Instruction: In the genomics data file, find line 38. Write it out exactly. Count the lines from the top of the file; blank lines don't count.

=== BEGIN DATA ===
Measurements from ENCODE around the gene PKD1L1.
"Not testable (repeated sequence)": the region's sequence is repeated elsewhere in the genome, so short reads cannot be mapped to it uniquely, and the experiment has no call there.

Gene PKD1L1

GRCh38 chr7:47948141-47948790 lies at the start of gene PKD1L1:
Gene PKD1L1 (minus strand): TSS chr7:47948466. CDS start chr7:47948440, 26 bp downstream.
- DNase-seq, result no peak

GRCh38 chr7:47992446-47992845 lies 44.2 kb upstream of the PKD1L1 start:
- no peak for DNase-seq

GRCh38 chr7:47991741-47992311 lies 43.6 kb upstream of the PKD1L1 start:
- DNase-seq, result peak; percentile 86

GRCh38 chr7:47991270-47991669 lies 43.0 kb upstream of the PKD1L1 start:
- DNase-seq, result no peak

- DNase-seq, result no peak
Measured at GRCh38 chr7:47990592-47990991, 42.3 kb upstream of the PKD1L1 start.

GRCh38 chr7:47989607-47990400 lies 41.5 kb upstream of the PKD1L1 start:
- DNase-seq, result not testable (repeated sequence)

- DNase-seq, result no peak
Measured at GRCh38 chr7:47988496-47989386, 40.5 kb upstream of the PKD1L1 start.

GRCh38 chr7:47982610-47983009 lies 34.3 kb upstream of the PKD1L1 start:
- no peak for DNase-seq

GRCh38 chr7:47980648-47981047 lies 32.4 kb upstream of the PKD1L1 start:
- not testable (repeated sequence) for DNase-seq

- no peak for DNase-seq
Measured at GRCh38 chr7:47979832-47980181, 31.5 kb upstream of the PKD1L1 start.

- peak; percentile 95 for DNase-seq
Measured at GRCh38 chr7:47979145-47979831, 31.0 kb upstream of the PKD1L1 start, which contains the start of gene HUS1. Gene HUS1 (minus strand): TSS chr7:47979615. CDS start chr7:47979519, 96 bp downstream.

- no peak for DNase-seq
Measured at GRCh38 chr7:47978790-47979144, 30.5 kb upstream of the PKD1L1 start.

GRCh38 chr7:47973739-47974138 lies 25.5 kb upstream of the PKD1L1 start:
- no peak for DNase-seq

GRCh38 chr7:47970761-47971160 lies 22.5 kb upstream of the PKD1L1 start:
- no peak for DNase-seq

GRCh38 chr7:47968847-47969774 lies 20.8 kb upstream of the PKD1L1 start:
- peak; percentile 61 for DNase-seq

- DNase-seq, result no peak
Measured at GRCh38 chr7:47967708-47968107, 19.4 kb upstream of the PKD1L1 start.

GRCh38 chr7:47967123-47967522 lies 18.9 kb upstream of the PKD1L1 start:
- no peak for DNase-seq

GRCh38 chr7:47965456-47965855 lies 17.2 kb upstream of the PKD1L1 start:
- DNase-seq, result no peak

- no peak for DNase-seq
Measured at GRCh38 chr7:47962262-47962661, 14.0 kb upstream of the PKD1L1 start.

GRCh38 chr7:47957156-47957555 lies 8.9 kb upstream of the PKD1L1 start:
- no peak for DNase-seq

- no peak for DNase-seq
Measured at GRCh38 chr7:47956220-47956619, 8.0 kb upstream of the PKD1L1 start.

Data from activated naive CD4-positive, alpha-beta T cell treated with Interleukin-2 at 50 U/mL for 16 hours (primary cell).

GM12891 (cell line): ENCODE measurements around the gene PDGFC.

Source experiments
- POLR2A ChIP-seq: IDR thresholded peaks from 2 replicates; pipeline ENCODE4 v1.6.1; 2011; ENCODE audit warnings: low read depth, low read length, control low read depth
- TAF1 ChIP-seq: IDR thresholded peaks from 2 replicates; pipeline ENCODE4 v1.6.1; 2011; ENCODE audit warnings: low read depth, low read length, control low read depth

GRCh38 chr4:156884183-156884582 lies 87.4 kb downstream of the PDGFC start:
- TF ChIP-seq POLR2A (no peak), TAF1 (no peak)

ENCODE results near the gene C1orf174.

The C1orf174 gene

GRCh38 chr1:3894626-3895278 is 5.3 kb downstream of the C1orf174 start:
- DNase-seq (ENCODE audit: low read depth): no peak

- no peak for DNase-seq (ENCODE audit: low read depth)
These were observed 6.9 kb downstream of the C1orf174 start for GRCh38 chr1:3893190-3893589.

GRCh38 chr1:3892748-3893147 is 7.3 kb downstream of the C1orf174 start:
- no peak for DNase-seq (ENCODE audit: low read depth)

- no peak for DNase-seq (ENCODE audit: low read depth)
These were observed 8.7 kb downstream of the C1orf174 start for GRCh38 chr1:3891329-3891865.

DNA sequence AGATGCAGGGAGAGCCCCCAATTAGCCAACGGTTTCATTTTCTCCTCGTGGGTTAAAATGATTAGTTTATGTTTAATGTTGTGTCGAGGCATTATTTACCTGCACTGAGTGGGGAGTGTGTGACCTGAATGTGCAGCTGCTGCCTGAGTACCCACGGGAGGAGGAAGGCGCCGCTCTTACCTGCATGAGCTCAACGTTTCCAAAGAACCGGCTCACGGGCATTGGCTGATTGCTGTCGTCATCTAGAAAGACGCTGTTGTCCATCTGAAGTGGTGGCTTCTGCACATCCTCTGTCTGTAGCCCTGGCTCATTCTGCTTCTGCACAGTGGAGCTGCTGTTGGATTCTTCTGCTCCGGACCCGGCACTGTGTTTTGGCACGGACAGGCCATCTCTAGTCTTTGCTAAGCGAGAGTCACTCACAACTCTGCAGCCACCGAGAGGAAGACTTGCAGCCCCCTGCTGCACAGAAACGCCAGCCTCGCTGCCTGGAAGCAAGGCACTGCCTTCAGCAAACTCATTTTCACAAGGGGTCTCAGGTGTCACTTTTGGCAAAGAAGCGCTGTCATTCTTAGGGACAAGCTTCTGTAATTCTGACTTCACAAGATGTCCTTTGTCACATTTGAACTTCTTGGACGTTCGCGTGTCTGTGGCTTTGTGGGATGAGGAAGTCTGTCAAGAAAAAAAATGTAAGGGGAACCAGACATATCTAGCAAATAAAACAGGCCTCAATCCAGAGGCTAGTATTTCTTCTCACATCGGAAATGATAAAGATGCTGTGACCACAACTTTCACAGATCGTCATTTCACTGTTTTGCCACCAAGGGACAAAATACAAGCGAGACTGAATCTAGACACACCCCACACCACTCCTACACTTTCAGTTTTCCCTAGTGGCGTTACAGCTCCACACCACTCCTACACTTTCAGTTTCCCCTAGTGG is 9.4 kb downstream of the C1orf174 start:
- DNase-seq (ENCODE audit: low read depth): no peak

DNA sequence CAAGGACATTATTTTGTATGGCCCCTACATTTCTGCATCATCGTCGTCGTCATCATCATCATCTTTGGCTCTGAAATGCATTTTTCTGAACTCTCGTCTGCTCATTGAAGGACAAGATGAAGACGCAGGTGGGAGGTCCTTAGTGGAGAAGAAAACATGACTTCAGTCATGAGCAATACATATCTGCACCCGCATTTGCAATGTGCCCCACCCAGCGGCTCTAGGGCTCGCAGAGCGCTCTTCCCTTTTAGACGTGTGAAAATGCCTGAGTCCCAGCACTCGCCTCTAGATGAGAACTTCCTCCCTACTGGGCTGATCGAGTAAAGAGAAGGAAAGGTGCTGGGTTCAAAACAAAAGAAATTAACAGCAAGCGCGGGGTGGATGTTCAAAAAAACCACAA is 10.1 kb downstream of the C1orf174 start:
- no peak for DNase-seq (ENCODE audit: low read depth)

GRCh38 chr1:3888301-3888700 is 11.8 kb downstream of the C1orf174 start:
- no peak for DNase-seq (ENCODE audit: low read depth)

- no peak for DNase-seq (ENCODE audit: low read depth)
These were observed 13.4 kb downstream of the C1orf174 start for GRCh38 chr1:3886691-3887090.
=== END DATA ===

- no peak for DNase-seq